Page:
Peter Reyner Banham (2 March 1922 – 19 March 1988) was a prolific architectural critic and writer best known for his 1960 theoretical treatise Theory and Design in the First Machine Age (1960) and for his 1971 book Los Angeles: The Architecture of Four Ecologies. In the latter he categorized the Los Angeles experience into four ecological models (Surfurbia, Foothills, The Plains of Id, and Autopia) and explored the distinct architectural cultures of each ecology.
Banham was based in London, but lived primarily in the United States from the late 1960s until the end of his life. He studied under Anthony Blunt at the Courtauld Institute of Art, then Siegfried Giedion and Nikolaus Pevsner. Pevsner invited him to study the history of modern architecture, following his own work Pioneers of the Modern Movement (1936). In Theory and Design in the First Machine Age, Banham cut across Pevsner's main theories, linking modernism to built structures in which the 'functionalism' was actually subject to formal strictures. Later, he wrote a Guide to Modern Architecture (1962, later titled Age of the Masters, a Personal View of Modern Architecture).
Banham had connections with the Independent Group, the 1956 This Is Tomorrow art exhibition – considered by many to the birth of pop art – and the thinking of the Smithsons and of James Stirling, on the 'New Brutalism', which he documented in his 1966 book The New Brutalism: Ethic or Aesthetic?. He predicted a "second age" of the machine and mass consumption. The Architecture of Well-Tempered Environment (1969) follows Sigfried Giedion's Mechanization Takes Command (1948), putting the development of technologies such as electricity and air conditioning ahead of the classic account of structures. In the 1960s, Cedric Price, Peter Cook, and the Archigram group also found this to be an absorbing arena of thought.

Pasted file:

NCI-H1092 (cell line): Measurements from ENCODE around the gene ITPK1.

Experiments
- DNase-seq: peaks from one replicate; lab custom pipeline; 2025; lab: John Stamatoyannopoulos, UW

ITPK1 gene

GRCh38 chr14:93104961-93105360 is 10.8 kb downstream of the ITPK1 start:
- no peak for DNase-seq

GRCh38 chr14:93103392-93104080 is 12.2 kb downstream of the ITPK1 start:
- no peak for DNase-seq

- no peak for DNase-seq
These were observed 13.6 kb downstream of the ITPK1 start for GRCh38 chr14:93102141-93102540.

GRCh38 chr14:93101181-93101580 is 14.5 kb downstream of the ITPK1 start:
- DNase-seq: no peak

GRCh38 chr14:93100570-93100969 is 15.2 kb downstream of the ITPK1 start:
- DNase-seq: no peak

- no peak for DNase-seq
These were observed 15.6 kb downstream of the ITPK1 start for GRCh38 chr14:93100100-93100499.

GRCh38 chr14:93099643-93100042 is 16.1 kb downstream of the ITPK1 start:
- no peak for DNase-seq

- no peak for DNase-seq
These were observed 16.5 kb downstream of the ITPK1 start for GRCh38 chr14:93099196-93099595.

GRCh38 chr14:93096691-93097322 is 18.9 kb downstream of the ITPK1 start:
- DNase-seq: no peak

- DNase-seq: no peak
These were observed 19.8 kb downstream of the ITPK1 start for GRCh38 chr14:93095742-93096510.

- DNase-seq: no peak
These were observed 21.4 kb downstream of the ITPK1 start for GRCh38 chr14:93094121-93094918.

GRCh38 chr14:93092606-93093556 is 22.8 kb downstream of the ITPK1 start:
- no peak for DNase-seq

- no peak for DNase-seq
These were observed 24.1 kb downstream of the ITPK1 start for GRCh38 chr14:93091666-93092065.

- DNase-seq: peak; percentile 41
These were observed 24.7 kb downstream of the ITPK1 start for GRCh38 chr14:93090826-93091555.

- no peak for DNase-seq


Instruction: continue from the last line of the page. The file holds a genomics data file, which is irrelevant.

Green thinking (Los Angeles: The Architecture of Four Ecologies) and then the oil shock of 1973 affected him. The 'postmodern' was for him uneasy, and he evolved into the conscience of postwar British architecture. He broke with utopian and technical formalism. Scenes in America Deserta (1982) talks of open spaces and his anticipation of a 'modern' future. In A Concrete Atlantis: U.S. Industrial Building and European Modern Architecture, 1900-1925 (1986) Banham demonstrates the influence of American grain elevators and "Daylight" factories on the Bauhaus and other modernist projects in Europe.
As a professor, Banham taught at the University of London, the State University of New York (SUNY) Buffalo, and through the 1980s at the University of California, Santa Cruz. He had been appointed the Sheldon H. Solow Professor of the History of Architecture at the Institute of Fine Arts, New York University shortly before his death, but he never taught at the institution. He was also featured in the short documentary Reyner Banham Loves Los Angeles; in his book on Los Angeles, Banham said that he learned to drive so he could read the city in the original.
In 2003, Nigel Whiteley published a biography of Banham, Reyner Banham: Historian of the Immediate Future